National Gypsum also integrated the CyberArk Secrets Manager solution with Opalis, a process automation system. Opalis is responsible for performing numerous IT automation tasks across the manufacturer’s servers and applications.
Integrating with Secrets Manager allowed National Gypsum to remove sensitive (domain/ server admin level) hard-coded passwords from the Opalis jobs and benefit from secure caching capabilities to ensure business continuity even in the case of a network outage.
Typically, employees are given a level of privilege that they can either apply incorrectly and do some damage to the privileged system to which they have been given elevated rights, or gain access to confidential information.
“We have thousands of privileged accounts managed by CyberArk. We have taken care to ensure that people only have the level of access that is needed. We deny by default, then allow based on needs, granted by approval.”
– Mike Brannon, Senior Manager of Information Systems at National Gypsum
Working with CyberArk also helped fuel new business initiatives, such as National Gypsum’s SAP deployment, “which presented an opportunity to do things the right way,” said Brannon.
For example, National Gypsum leveraged its SAP deployment in an external data center to set up stronger system controls and appropriate levels of access. According to Brannon, some internal people said that approach would not work at the company, and that National Gypsum did not have the staff.
“We knocked out the argument that all Windows environments require what we now regard as inappropriate access and privilege to operate efficiently,” he said. “We built our new SAP applications with application roles and a Windows infrastructure that worked the right way – with limited privileges. We proved we can actually can set up systems that are very controlled, reliable and that don’t inexplicably get changed or go down unexpectedly.”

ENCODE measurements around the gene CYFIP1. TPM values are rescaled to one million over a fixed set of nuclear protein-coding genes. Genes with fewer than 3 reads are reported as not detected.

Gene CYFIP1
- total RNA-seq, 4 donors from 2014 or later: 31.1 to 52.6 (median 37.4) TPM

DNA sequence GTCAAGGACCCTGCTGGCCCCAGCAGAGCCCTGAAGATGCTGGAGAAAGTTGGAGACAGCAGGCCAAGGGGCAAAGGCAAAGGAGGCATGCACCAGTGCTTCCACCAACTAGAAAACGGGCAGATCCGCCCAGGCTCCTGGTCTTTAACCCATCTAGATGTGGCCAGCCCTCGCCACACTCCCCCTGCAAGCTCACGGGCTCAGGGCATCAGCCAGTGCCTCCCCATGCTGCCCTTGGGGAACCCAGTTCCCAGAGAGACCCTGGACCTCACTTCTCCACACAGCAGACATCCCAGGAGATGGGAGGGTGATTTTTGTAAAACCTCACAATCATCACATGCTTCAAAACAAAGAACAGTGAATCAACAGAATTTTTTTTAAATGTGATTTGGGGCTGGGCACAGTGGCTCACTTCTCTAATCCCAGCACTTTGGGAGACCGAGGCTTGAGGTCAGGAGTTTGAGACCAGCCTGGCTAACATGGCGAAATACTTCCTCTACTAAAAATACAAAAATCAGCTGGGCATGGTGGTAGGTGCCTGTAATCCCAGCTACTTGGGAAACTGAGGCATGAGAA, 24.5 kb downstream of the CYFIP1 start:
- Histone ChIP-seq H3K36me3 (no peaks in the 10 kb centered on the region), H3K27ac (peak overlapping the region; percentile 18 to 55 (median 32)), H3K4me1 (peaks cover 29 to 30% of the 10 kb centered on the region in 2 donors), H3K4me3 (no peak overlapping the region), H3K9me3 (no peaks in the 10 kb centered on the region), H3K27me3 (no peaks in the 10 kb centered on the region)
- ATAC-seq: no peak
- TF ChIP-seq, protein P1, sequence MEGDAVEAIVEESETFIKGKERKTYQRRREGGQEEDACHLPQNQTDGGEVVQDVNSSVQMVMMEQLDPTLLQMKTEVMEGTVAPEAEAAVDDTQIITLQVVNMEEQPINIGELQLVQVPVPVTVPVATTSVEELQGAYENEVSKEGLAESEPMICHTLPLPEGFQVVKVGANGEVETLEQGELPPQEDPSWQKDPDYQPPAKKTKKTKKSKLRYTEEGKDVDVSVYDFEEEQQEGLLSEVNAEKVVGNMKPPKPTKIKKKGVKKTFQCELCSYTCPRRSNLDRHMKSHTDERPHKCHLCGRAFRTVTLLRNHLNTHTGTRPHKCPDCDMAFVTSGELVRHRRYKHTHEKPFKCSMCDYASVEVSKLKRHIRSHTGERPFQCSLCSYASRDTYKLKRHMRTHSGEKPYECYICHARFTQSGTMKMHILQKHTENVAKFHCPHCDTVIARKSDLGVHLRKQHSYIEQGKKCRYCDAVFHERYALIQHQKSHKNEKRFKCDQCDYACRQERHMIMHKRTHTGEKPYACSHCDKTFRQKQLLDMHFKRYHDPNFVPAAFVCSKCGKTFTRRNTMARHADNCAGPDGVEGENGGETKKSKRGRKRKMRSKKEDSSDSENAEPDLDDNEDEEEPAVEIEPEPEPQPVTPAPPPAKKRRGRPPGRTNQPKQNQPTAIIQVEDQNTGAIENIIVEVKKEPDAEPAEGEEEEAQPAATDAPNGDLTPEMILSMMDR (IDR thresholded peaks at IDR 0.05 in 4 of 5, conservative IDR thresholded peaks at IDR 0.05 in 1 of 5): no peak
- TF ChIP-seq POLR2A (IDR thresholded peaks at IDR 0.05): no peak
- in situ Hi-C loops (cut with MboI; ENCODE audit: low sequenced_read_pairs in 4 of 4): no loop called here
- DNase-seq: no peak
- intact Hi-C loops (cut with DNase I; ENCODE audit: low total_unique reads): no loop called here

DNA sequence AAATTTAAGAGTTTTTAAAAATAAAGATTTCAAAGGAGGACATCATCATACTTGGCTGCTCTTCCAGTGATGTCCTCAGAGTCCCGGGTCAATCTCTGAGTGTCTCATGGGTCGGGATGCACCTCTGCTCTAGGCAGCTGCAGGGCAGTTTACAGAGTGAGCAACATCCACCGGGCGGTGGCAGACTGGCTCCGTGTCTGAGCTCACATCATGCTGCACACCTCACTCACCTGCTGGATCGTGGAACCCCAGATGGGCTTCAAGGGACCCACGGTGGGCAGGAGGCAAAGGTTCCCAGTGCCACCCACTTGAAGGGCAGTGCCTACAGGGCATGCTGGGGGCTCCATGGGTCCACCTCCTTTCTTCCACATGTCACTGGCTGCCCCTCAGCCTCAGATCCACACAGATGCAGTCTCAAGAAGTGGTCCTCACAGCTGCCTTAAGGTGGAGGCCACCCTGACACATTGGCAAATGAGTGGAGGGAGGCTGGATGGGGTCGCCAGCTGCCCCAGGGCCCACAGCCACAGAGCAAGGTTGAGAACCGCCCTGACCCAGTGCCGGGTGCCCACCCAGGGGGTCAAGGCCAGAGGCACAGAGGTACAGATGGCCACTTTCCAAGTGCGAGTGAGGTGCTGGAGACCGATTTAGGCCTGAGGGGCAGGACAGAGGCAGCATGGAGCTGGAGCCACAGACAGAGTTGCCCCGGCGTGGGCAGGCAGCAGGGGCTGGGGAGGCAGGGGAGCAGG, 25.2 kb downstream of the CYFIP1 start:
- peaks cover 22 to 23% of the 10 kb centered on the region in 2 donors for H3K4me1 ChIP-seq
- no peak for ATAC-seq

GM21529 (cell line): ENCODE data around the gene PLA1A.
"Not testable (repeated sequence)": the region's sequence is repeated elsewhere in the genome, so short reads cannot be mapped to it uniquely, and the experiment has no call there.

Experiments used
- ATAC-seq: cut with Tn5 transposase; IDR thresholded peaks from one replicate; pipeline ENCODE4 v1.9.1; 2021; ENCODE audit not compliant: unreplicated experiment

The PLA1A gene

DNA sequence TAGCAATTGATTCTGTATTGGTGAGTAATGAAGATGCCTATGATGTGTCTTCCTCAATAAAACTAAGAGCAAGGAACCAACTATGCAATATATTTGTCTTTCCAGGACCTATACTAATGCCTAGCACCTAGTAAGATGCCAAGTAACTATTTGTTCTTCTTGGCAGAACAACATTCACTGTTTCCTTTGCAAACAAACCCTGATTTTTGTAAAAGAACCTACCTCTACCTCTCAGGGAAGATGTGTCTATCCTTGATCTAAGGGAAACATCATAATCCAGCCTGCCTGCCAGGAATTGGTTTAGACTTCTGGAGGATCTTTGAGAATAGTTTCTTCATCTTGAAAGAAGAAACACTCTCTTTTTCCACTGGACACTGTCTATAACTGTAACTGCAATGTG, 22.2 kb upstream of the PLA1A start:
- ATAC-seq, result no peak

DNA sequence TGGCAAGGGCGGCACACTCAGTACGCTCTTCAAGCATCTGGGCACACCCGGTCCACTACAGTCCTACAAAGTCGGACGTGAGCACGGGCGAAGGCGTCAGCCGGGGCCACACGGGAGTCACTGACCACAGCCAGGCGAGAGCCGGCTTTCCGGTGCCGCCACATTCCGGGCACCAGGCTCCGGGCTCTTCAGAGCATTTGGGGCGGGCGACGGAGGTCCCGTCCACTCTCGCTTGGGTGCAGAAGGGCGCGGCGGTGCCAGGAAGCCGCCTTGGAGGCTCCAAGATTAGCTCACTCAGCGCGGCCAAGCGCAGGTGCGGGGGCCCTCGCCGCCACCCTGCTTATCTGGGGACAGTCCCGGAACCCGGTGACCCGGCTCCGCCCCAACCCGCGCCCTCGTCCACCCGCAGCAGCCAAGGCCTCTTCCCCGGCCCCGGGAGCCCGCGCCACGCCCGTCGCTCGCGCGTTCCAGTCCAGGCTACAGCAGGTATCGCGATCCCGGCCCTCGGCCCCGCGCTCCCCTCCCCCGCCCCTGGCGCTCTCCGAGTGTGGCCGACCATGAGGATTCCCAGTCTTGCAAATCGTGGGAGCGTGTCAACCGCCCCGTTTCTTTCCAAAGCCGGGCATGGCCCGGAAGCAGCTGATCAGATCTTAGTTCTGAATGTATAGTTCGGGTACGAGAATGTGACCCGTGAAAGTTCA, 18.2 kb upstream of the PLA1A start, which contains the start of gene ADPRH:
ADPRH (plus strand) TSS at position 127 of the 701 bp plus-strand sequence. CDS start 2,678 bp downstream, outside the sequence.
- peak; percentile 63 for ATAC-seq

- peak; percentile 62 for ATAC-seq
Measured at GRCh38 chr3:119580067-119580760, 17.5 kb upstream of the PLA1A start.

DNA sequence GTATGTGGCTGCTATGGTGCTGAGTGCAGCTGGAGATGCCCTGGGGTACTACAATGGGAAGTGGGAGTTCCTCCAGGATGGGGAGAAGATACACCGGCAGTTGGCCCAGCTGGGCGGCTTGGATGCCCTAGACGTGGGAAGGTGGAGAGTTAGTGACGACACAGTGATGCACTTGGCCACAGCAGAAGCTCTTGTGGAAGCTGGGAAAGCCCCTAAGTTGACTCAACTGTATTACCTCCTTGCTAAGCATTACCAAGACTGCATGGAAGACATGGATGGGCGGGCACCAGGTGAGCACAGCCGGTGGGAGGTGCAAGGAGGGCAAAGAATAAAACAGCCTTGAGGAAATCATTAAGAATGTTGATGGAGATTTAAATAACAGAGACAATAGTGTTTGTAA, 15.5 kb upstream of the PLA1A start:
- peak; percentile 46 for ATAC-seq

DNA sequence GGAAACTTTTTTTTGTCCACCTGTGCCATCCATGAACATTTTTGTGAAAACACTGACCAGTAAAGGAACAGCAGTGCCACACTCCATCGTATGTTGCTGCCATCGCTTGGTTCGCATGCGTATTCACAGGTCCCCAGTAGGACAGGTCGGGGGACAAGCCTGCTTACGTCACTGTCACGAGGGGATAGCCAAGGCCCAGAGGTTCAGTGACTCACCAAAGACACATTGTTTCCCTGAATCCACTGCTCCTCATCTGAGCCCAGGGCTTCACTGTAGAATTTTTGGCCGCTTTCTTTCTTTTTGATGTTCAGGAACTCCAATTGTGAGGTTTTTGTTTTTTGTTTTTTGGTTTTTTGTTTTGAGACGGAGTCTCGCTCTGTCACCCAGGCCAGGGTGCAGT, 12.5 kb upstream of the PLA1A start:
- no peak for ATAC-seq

Even a good faith effort to control access according to need and based on the privilege quotient for the applicable accounts, assets and processes are daunting, to say the least. Organizations will typically use spreadsheets or similar artifices to control and track privileged access, but find it is impossible to keep up with demands for access and quickly fall behind and lose track. “We have thousands of privileged accounts managed by CyberArk,” said Brannon. He had been frustrated by the Excel approach to privilege management and had to deal head-on with the problem of embedded accounts when National Gypsum upgraded its SQL Server databases and a slew of dependent legacy apps as Microsoft wound down support for SQL Server 2000.
“Never in our wildest dreams would we have attempted the application integration, as well as the Windows local systems administrators and some of the Windows services accounts that we’re managing this way. The new approach really improves our ability to manage all access to privileged accounts,” concluded Brannon.
Perhaps one of the most tangible results of the CyberArk deployment was National Gypsum achieving a major compliance milestone, by passing a privileged and production account management audit for the first time.
- Rapid time-to-value
- Improved workforce efficiencies
- Application passwords are generated for all new projects
- Developers manage Dev-QA (self-service)
- Regular password changes
- “Firefighter accounts” auditable production access
- Successful audit related to privileged and production account management